Avoiding Costly Mistakes in Investor Relations

TASA ID: 22108

Raising funding is no easy feat, especially for first-time founders. You need a solid business plan, traction to demonstrate market fit, and the skills to pitch effectively. Yet founders often trip up when it comes to investor relations - the ongoing communication and relationship building after that first check clears.

"We've seen companies make mistakes managing investors that have cost them dearly down the line," said Michael Mohammadi, CEO and co-founder of StormX, an investor relations platform. I sat down with Mohammadi and his co-founder Eduardo Fonnegra to get their tips on avoiding common investor relation pitfalls.

Don't Get Caught Up in Short-Term Fundraising

It's tempting to focus on immediate fundraising needs without considering the long-term ramifications of taking on certain investors. "A lot of founders get caught up in just meeting the first couple investors who can give them money," said Mohammadi. However, not all money is created equal.

The wrong investor partner can hurt you down the road, especially if their priorities end up misaligned with the direction you want to take the company. Make sure to evaluate investors thoroughly not just based on the size of their check, but whether they'll be able to provide strategic advice and introductions that support your vision. With the right investor relationships, fundraising becomes a byproduct of building something great.

This tendency to prioritize short-term gains over long-term success is an example of the cognitive bias known as loss aversion. Founders are so anxious to avoid the pain of missing payroll or running out of cash in the near-term that they make hasty decisions on investors that cost them later. Being aware of this bias can help founders take a balanced perspective.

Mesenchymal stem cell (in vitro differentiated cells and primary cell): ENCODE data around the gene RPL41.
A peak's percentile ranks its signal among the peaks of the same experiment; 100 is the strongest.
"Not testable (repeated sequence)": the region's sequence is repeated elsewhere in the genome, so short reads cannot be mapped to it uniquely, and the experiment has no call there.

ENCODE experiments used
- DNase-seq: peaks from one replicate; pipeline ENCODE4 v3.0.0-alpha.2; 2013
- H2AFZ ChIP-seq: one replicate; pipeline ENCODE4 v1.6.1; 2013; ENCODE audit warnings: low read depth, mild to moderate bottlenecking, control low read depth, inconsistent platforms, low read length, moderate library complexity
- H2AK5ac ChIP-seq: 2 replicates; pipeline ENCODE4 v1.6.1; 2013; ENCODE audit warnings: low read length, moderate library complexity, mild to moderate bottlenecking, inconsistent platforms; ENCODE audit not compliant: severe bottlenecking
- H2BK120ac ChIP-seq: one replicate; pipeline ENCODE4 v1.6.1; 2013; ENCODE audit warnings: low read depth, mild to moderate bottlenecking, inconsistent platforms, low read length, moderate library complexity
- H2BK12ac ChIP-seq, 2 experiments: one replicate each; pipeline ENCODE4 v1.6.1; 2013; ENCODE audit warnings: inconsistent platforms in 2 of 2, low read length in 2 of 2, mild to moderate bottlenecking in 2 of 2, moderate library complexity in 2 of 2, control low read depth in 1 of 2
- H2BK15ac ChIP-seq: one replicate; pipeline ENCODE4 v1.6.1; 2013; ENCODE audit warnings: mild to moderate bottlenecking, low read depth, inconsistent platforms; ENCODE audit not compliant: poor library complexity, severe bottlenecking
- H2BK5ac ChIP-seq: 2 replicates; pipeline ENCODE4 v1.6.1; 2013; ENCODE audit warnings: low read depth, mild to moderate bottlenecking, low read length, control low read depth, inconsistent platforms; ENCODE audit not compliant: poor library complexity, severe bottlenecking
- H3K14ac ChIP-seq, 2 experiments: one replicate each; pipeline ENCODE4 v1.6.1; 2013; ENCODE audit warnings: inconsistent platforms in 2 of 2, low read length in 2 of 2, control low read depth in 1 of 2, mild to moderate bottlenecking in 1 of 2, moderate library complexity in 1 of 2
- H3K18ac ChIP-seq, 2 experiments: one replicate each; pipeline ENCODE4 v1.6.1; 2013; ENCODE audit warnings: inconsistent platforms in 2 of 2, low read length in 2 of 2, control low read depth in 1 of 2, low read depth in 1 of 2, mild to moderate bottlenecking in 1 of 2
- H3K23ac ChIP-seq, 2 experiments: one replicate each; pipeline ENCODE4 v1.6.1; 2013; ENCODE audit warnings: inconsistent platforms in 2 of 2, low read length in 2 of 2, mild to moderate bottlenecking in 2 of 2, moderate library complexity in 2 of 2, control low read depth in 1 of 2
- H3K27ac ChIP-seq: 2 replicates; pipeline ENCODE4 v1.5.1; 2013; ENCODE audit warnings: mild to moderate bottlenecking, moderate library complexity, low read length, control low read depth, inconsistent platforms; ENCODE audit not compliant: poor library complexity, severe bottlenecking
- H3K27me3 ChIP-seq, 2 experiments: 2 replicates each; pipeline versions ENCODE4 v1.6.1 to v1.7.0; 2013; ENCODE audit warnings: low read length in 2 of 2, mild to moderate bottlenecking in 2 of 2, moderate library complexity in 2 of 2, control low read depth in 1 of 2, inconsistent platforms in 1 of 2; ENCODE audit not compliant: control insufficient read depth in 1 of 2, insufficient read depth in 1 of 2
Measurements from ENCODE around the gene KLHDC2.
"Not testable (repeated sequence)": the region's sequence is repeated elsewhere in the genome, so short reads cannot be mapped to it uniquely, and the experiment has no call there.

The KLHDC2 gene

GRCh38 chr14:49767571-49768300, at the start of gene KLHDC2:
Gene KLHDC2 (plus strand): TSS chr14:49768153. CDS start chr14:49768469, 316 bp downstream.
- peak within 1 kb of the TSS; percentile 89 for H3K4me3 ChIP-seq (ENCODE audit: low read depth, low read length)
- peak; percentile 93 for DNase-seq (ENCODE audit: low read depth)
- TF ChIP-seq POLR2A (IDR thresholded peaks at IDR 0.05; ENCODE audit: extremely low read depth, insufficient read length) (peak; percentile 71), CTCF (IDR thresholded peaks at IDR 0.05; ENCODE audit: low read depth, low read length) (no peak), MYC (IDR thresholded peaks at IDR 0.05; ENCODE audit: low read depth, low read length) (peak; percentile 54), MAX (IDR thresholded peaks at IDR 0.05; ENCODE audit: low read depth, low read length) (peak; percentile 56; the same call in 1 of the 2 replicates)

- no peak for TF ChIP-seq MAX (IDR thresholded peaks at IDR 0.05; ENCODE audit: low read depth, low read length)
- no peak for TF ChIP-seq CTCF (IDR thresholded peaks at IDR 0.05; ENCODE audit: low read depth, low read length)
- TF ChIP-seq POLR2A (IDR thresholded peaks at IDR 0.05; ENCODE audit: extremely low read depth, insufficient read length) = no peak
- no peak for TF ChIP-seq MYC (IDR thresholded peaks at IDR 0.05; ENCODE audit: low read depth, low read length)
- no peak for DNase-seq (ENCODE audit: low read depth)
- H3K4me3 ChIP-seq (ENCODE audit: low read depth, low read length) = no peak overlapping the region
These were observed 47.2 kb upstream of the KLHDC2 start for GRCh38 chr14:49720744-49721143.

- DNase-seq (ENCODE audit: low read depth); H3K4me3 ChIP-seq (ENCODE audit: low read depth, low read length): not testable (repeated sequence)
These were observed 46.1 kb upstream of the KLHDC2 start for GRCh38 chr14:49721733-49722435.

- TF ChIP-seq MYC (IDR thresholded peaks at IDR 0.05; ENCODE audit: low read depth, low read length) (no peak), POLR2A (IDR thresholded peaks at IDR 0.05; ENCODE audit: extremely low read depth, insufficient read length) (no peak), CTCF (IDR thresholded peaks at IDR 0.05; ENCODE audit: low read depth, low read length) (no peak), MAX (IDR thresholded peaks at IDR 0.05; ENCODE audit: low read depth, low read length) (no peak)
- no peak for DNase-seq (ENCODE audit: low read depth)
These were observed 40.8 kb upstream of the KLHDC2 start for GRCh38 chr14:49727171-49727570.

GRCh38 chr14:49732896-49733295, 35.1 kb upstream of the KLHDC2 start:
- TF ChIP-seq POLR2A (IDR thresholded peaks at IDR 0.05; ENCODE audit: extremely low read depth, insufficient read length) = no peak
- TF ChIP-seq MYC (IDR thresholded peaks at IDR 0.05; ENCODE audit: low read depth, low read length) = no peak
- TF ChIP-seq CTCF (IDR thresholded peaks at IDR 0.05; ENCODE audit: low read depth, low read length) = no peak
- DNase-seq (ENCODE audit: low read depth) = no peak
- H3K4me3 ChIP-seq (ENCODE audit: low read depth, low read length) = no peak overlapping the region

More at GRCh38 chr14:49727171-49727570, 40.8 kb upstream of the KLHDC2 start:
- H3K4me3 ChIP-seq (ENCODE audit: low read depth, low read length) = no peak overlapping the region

Don't Neglect Ongoing Investor Relations

You've finally gotten that first investment. Time to get back to product development, right? Not so fast. Investor relations require ongoing nurturing, not just during capital raises.

"A lot of startup founders think that the only way investors will respond favorably is if they provide their best pitch on first contact," said Mohammadi. Unfortunately, this Shark Tank-style approach often backfires. Don't think of investor communication as a one-and-done sales job. The goal is to establish authentic relationships based on mutual understanding.

Schedule regular investor updates through calls and newsletters. Seek investor advice to strengthen your business model. Moreover, involve them in important strategic decisions as valued partners. By keeping your investors engaged and informed, you build crucial trust and support for when you eventually need to raise capital again.